A historic drought in the Brazilian Amazon has unveiled petroglyphs, including human faces, etched into riverbanks along the Rio Negro. The drawings, estimated to be between 1,000 and 2,000 years old, have emerged due to a dramatic drop in water levels during an unusually severe dry season attributed to the El Niño weather pattern and warming in the North Atlantic linked to the climate crisis.
The petroglyphs, which include depictions of human faces, animals, and natural forms, had been previously sighted in 2010 during a severe drought when the Rio Negro’s water levels plunged to 13.63 meters, then an all-time low. This year, the river dropped below 13 meters for the first time in recorded history, with a depth of 12.89 meters recorded recently.
Some of the rock carvings, referred to as petroglyphs, include engravings of human faces showing various expressions. Jaime de Santana Oliveira, an archaeologist, mentioned that while the exact dating of these engravings remains challenging, they are believed to be approximately 1,000 to 2,000 years old based on evidence of human occupation in the area.
Beyond the human faces, the petroglyphs also feature depictions of animals and river currents. Furthermore, the site reveals smooth grooves on the rocks, indicating that it might have served as a tool preparation area where Indigenous inhabitants sharpened their tools, including arrows and spears.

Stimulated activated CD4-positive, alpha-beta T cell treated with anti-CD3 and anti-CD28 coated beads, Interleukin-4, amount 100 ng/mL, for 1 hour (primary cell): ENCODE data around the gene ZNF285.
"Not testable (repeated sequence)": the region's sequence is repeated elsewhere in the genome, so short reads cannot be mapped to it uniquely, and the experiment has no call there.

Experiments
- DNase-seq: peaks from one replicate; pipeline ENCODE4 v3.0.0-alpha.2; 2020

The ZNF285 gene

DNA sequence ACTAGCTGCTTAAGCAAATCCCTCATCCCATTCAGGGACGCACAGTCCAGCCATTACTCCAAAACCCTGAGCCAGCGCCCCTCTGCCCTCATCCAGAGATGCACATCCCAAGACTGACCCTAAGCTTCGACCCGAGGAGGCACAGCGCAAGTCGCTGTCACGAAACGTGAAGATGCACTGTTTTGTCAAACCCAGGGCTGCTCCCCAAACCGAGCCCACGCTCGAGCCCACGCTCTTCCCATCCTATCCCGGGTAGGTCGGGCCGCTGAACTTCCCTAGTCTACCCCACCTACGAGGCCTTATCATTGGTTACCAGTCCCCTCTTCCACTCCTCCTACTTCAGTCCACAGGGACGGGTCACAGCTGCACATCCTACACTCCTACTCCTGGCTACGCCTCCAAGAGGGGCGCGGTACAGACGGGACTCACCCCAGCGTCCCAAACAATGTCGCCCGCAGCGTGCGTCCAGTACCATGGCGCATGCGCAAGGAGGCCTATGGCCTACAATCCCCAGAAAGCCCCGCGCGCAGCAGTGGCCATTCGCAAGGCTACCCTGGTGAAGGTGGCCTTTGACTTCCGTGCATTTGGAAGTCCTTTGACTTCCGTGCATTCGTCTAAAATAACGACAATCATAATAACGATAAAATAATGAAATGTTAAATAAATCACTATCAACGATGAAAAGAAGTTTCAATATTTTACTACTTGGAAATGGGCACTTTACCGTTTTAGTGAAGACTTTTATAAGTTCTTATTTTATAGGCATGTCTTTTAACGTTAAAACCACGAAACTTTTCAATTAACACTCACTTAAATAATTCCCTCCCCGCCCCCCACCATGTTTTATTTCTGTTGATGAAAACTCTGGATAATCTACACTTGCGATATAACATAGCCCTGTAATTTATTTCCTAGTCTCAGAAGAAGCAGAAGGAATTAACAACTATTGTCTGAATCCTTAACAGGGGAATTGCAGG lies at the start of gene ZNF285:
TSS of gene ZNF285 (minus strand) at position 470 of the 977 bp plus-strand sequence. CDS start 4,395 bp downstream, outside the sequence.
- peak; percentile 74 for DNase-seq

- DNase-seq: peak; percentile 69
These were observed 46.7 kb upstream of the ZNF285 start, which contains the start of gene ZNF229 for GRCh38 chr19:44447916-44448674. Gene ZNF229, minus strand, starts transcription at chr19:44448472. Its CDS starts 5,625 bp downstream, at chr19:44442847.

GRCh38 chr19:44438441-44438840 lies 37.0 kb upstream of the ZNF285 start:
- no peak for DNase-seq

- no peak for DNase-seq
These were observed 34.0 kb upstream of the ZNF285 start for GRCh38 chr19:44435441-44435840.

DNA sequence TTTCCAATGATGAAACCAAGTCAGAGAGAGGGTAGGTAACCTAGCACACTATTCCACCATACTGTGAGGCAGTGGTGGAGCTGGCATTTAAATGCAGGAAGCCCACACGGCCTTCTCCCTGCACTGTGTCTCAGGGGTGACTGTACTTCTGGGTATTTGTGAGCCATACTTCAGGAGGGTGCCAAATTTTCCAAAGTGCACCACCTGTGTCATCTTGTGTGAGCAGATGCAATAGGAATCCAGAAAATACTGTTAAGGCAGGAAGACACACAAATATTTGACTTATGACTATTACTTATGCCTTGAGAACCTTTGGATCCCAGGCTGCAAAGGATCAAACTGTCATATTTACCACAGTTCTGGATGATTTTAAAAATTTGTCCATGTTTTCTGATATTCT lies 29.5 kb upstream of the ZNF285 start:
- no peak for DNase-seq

The site is known as Ponto das Lajes, located on the north shore of the Amazon, near the confluence of the Rio Negro and Solimoes rivers. It is noted that previous carvings had been observed at this site in 2010, but the severity of this year’s drought, with the Rio Negro’s water level dropping by 15 meters (49.2 feet) since July, has led to the exposure of an even larger number of petroglyphs.
This time, the petroglyphs include sculptures of human faces, adding a new dimension to the archaeological discovery.
These discoveries are significant not only for researchers but also for the local community. The drought affecting the Amazon has had profound effects on transportation, supplies, and the environment. With normal riverbanks dried up and boats stranded, local residents have expressed concerns about the future of the Amazon’s ecosystems and the river itself.
These petroglyphs reveal a connection between today’s world and the history of Indigenous communities that thrived in the Amazon.